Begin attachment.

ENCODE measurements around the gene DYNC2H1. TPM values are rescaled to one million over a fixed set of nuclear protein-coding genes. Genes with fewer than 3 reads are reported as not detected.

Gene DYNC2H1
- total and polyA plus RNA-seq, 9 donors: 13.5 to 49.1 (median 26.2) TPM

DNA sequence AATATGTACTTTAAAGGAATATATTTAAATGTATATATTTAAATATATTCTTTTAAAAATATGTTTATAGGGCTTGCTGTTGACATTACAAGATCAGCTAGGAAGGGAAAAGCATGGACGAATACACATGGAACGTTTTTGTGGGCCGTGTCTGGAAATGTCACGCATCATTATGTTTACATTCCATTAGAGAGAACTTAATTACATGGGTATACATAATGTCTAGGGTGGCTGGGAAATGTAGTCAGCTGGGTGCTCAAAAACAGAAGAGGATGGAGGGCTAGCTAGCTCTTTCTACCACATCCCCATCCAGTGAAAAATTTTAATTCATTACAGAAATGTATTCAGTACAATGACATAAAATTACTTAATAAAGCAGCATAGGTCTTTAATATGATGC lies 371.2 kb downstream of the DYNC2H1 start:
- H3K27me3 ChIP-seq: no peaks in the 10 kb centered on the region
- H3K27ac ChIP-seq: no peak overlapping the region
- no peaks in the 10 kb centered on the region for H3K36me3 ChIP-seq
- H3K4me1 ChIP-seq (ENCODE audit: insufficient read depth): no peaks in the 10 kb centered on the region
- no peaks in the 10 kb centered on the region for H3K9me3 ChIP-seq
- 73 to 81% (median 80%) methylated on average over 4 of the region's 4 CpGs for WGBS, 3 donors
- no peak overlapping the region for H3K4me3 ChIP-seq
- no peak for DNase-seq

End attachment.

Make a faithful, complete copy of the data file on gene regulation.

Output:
ENCODE measurements around the gene DYNC2H1. TPM values are rescaled to one million over a fixed set of nuclear protein-coding genes. Genes with fewer than 3 reads are reported as not detected.

Gene DYNC2H1
- total and polyA plus RNA-seq, 9 donors: 13.5 to 49.1 (median 26.2) TPM

DNA sequence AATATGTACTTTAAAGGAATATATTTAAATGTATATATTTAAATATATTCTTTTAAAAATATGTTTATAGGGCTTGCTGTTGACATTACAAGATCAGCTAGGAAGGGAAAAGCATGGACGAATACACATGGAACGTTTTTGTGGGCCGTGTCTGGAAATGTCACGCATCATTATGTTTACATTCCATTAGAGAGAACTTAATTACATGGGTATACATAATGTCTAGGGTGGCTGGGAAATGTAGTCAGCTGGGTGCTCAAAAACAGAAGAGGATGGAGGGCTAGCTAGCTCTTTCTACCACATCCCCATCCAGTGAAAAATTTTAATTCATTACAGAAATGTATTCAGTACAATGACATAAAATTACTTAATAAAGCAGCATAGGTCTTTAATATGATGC lies 371.2 kb downstream of the DYNC2H1 start:
- H3K27me3 ChIP-seq: no peaks in the 10 kb centered on the region
- H3K27ac ChIP-seq: no peak overlapping the region
- no peaks in the 10 kb centered on the region for H3K36me3 ChIP-seq
- H3K4me1 ChIP-seq (ENCODE audit: insufficient read depth): no peaks in the 10 kb centered on the region
- no peaks in the 10 kb centered on the region for H3K9me3 ChIP-seq
- 73 to 81% (median 80%) methylated on average over 4 of the region's 4 CpGs for WGBS, 3 donors
- no peak overlapping the region for H3K4me3 ChIP-seq
- no peak for DNase-seq